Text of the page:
But Snapchat does allow users to save their media in a private storage area by utilizing the cloud. In 2017, Snapchat signed a $2 billion, five-year contract with Alphabet Inc. (GOOGL) for their cloud services, making Snapchat Google’s largest cloud platform customer at that time.
Make no mistake. Snap operates a very sticky mobile-social platform.
Above I referred to the “Snapchat Generation”, allow me to explain what this is. The “Snapchat Generation” is primarily made up of two groups.
First, there are Millennials, who became adults at the turn of the century. Second is the Gen Z population, those born between 1995 and 2015.
Together, these generations have over $1 trillion in direct spending power.
Let’s take a closer look at each of these.
The Real “Snapchat Generation”
Coming in at 83.1 million strong, millennials are the largest generation in US history. They are expected to drive over half of the increase in expenditure growth over the next decade, according to Fundstrat.
And with Gen Z, the forecasting firm Cassandra states that this demographic has $323 billion in direct buying power and $1.2 trillion in indirect purchasing power.
Gen Z is still developing its brand loyalty. This is very attractive for advertisers who focus on building lifetime value.
And Snapchat already has a strong foothold on both. Some 90% of the US population aged 13 to 24 and 75% of the US population aged 13 to 34 use the app.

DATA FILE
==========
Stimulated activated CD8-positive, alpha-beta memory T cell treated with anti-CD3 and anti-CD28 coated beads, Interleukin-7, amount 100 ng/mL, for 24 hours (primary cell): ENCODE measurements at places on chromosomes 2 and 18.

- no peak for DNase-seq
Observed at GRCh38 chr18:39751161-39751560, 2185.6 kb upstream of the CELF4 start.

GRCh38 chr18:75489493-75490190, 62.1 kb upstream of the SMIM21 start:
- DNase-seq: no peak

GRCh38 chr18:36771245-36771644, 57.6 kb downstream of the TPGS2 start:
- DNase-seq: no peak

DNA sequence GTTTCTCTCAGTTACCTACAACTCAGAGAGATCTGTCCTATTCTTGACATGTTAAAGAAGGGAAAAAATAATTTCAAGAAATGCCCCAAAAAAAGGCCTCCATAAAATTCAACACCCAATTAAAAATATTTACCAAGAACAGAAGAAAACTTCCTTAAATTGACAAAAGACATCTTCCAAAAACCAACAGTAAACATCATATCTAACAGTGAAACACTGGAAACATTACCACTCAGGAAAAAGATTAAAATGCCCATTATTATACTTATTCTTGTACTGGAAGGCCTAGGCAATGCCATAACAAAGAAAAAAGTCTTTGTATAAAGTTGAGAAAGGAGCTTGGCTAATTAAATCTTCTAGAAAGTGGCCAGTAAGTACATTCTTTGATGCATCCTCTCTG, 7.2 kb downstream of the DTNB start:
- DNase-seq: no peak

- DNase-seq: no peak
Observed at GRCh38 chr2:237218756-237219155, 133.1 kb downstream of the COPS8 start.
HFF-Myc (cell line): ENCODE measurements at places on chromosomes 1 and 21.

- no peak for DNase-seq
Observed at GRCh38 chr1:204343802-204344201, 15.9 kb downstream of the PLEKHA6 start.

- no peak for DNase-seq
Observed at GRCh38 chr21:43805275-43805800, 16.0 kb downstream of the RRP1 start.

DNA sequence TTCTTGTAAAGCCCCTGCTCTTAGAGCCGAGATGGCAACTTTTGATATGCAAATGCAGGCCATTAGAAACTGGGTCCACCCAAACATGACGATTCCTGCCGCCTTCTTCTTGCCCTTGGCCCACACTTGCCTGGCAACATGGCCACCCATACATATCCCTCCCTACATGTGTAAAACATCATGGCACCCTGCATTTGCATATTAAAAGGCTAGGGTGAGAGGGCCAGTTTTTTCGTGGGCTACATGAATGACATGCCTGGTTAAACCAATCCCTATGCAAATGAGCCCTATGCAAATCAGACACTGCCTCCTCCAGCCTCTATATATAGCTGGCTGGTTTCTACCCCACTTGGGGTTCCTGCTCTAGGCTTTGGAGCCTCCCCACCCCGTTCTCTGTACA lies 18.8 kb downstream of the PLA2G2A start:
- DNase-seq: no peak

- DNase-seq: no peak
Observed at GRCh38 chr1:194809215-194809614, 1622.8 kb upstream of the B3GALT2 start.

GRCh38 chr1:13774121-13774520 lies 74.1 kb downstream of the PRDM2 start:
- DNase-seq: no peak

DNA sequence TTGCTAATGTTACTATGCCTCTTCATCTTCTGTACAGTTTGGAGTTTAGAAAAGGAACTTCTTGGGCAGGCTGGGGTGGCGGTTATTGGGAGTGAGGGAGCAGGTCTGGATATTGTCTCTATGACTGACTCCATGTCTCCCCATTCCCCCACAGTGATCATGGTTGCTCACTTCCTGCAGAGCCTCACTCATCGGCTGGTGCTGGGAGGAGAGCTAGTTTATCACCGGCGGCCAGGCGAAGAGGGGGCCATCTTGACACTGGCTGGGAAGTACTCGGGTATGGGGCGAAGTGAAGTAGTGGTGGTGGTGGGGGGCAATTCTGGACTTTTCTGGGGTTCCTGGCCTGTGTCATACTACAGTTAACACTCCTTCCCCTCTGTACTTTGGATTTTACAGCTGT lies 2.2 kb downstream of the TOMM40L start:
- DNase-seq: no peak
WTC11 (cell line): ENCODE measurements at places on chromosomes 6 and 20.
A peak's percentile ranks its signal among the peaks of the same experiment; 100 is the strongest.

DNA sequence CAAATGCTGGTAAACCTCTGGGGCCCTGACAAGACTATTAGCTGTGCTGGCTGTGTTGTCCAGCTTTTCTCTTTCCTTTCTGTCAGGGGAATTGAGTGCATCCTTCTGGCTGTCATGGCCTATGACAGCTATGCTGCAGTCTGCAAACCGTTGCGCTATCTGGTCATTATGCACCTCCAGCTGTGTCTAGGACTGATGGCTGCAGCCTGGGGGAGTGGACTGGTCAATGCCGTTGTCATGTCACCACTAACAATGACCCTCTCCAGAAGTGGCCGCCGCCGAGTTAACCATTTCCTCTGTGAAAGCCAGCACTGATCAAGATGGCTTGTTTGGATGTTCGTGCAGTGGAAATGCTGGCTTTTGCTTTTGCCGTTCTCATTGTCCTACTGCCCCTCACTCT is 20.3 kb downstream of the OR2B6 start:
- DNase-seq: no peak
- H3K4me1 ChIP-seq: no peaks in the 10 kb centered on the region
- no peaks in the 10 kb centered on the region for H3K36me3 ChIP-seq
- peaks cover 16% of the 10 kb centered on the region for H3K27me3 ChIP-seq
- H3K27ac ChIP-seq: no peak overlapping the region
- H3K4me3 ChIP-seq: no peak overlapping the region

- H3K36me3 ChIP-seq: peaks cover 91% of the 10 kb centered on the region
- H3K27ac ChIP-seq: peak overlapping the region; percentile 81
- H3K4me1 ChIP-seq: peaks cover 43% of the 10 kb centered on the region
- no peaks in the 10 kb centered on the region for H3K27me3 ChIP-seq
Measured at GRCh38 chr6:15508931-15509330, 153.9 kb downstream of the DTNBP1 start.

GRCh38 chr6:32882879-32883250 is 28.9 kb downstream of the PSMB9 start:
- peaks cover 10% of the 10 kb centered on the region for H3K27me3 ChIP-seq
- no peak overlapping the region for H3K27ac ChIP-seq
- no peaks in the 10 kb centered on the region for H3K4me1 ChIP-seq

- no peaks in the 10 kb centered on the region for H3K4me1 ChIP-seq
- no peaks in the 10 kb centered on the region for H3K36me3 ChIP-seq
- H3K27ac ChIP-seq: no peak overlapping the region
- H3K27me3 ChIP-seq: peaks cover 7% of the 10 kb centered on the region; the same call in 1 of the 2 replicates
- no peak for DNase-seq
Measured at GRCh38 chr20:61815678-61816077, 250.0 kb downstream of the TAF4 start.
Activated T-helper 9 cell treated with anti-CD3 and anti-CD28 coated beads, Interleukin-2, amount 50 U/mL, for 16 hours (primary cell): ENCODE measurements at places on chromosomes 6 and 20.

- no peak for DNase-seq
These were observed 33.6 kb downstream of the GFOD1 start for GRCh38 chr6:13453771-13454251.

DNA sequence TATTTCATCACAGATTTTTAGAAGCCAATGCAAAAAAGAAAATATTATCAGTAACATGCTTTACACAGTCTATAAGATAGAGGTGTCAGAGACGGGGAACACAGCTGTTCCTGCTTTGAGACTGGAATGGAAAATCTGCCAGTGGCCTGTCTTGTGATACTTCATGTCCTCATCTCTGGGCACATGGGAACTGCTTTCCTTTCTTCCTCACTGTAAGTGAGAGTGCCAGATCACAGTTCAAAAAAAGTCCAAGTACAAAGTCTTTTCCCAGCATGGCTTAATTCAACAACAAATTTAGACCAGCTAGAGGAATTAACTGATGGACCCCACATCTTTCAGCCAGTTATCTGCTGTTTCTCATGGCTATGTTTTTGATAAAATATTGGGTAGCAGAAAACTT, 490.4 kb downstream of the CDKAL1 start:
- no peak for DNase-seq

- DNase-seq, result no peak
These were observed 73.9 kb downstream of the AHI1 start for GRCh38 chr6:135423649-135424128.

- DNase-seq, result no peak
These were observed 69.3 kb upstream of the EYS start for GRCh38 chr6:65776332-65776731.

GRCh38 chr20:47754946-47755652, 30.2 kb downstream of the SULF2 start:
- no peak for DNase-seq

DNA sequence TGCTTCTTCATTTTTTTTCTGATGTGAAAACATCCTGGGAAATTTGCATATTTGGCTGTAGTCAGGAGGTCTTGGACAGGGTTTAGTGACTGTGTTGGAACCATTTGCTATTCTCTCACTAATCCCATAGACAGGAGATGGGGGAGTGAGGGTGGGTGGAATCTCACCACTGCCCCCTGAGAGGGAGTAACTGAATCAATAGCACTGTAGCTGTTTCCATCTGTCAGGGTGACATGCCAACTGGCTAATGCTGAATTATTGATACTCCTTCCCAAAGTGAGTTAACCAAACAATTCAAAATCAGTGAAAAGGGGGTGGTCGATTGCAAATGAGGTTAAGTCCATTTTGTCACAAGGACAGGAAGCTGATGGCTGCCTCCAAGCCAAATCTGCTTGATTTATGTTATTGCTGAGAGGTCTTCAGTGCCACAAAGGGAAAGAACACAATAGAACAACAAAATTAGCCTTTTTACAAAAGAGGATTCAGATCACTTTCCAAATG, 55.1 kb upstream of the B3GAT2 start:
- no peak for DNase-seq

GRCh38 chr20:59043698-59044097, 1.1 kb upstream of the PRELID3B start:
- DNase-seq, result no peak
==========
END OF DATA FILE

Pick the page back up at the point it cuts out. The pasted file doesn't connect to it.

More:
With 229 million daily users on average, the app reaches more 13 to 24-year-olds than Facebook or Instagram in the US, UK, France, Canada, and Australia.
Snapchat is also one of the most-used “cameras” in the world. On average, there are over 4 billion snaps created every day.
This high-frequency camera usage powers the app’s AR platform. AR “playtime” reaches an average of over 500 million minutes every day.
And Snapchat’s AR platform is one of the many creative ways the company pushes out ads to users.
In addition to the AR lenses, there are three more ways for clients to reach Snap users:
- Snap ads that come up between stories users are clicking through
- Story ads that are posted to the discovery page
- Filters that include paid messages.
A Digital Turnaround
I first wrote about SNAP back on February 16, 2017, when the firm was getting ready to go public. I argued that as a new issue, it would lose value. And in fact, it declined by 75% through December 16, 2018.
But I’m recommending it now on the strength of its earnings turnaround that is driving a strong uptrend.
Since the S&P 500 rebounded on March 23, it’s gained nearly 40%. But SNAP bounced back five days earlier and is up just shy of 150% since then.
Then again, Snap posted a 20% increase in per-share profits in the most recent quarter. That’s actually 33% higher than Facebook’s three-year average.
If all SNAP did was get to 20% of Facebook’s $236 price, we’d see a 125% gain from here.
This is one of those stocks where it will pay to buy on dips and invest for the long haul.
Cheers and good investing,
Michael A. Robinson
Source: Strategic Tech Investor